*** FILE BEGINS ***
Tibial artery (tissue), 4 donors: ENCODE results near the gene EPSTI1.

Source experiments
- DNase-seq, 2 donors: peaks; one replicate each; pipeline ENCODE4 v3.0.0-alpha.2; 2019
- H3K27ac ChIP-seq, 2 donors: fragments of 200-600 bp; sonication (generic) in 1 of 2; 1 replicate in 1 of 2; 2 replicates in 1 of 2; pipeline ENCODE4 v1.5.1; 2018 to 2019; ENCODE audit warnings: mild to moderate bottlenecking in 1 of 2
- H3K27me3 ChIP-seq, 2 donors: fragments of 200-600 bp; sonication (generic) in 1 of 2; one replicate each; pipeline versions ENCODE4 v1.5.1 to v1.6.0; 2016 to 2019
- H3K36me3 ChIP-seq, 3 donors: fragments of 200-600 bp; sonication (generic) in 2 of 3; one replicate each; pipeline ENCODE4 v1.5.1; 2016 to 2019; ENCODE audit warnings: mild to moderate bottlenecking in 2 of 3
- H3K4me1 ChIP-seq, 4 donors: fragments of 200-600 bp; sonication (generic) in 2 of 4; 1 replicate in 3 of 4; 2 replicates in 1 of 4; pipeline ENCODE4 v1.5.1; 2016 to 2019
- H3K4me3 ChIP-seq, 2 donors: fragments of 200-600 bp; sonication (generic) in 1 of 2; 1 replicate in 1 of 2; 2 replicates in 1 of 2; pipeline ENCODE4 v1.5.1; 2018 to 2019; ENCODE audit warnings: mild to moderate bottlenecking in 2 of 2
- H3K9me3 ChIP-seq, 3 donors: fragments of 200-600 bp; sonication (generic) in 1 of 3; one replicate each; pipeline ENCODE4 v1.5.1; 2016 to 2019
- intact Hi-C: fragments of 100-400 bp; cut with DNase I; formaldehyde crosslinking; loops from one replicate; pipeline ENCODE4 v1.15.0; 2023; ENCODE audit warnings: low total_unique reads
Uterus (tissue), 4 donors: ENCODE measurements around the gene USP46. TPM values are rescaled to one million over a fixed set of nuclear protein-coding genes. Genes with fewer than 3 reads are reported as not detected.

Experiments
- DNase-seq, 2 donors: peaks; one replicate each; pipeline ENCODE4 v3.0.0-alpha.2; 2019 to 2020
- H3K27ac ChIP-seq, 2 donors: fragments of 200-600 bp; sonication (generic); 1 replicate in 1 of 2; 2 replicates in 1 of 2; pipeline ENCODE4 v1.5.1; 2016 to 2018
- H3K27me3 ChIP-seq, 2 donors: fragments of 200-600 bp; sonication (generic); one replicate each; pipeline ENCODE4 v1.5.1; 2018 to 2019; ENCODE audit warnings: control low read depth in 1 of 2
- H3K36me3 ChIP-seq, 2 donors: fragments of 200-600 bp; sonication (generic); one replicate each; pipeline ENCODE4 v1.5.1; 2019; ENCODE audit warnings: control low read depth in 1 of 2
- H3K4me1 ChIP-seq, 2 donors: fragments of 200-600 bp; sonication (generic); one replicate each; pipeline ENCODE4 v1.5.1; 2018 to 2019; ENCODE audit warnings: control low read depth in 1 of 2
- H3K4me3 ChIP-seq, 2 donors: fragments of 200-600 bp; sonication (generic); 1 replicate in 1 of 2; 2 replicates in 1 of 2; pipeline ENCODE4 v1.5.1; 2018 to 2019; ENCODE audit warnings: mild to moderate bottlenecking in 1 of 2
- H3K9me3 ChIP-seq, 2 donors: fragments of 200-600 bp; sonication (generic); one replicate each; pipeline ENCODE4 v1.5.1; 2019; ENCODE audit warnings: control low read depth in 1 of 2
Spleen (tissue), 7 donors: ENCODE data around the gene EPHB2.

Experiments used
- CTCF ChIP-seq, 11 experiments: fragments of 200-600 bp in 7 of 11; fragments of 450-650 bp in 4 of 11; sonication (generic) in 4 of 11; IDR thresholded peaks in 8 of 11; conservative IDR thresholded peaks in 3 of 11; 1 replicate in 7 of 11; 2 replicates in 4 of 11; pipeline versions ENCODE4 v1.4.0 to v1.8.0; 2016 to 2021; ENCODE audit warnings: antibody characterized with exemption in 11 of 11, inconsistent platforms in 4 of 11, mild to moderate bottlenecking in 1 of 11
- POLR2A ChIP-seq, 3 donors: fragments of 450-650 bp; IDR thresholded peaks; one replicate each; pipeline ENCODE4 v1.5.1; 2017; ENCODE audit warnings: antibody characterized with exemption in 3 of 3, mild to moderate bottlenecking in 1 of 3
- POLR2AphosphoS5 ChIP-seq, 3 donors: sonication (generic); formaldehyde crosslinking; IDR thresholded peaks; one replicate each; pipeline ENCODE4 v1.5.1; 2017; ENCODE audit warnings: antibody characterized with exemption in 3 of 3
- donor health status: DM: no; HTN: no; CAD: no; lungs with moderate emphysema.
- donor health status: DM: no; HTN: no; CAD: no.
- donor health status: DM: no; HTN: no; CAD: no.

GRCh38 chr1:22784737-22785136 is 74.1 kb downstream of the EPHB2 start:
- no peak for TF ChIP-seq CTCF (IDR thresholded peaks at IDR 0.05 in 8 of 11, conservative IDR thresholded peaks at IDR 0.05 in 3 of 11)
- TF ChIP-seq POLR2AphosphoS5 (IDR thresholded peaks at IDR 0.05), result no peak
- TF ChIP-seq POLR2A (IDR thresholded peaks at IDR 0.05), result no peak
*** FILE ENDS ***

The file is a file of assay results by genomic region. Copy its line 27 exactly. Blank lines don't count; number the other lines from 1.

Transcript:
- donor health status: DM: no; HTN: no; CAD: no.